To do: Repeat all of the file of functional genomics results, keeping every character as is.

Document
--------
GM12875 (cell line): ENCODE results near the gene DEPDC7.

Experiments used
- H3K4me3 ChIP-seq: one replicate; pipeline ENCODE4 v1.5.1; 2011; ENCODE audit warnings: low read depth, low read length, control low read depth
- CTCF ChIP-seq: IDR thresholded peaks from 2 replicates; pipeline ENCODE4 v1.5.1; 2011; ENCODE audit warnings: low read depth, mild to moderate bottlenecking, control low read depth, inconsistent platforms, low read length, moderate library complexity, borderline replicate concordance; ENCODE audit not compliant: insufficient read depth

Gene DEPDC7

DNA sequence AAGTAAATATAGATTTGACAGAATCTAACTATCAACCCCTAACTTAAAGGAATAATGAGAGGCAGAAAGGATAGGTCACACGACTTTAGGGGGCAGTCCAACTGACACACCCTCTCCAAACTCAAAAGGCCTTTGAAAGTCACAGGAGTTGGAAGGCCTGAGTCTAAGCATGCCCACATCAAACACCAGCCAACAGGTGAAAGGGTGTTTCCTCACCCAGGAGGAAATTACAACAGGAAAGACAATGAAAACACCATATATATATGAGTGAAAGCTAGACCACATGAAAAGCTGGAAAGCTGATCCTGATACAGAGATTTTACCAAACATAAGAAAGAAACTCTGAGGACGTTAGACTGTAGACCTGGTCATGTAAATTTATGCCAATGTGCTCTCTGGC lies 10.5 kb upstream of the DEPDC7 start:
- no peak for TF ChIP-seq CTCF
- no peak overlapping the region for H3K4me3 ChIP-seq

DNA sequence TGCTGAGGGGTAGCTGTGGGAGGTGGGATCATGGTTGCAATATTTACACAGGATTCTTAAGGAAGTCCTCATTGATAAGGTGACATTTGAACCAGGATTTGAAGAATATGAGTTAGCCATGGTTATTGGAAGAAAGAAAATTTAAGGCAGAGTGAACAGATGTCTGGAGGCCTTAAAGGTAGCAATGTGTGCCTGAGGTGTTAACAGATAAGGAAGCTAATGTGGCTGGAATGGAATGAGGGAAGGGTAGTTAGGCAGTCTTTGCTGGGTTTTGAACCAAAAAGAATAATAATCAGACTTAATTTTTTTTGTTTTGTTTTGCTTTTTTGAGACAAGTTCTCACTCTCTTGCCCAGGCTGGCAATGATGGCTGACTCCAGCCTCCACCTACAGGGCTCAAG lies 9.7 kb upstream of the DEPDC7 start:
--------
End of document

GM12875 (cell line): ENCODE results near the gene DEPDC7.

Experiments used
- H3K4me3 ChIP-seq: one replicate; pipeline ENCODE4 v1.5.1; 2011; ENCODE audit warnings: low read depth, low read length, control low read depth
- CTCF ChIP-seq: IDR thresholded peaks from 2 replicates; pipeline ENCODE4 v1.5.1; 2011; ENCODE audit warnings: low read depth, mild to moderate bottlenecking, control low read depth, inconsistent platforms, low read length, moderate library complexity, borderline replicate concordance; ENCODE audit not compliant: insufficient read depth

Gene DEPDC7

DNA sequence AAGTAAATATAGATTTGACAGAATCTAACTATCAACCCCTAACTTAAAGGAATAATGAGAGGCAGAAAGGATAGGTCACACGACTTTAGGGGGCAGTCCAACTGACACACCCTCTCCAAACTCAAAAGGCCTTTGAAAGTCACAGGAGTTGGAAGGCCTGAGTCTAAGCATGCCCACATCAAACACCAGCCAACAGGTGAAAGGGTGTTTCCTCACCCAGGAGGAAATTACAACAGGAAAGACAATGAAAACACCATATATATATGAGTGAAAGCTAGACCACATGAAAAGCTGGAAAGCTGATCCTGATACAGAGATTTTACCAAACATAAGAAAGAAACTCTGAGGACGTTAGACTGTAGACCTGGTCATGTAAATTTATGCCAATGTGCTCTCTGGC lies 10.5 kb upstream of the DEPDC7 start:
- no peak for TF ChIP-seq CTCF
- no peak overlapping the region for H3K4me3 ChIP-seq

DNA sequence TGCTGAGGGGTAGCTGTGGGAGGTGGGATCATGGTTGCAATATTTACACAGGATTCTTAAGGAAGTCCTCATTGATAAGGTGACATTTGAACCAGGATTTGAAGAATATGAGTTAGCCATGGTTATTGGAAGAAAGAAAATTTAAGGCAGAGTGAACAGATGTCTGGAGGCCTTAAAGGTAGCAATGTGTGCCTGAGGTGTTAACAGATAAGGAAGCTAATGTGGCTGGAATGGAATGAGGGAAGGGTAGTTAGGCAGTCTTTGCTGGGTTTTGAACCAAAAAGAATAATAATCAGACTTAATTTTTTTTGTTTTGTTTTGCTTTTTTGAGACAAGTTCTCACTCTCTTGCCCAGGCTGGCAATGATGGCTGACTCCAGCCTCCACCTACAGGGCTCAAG lies 9.7 kb upstream of the DEPDC7 start: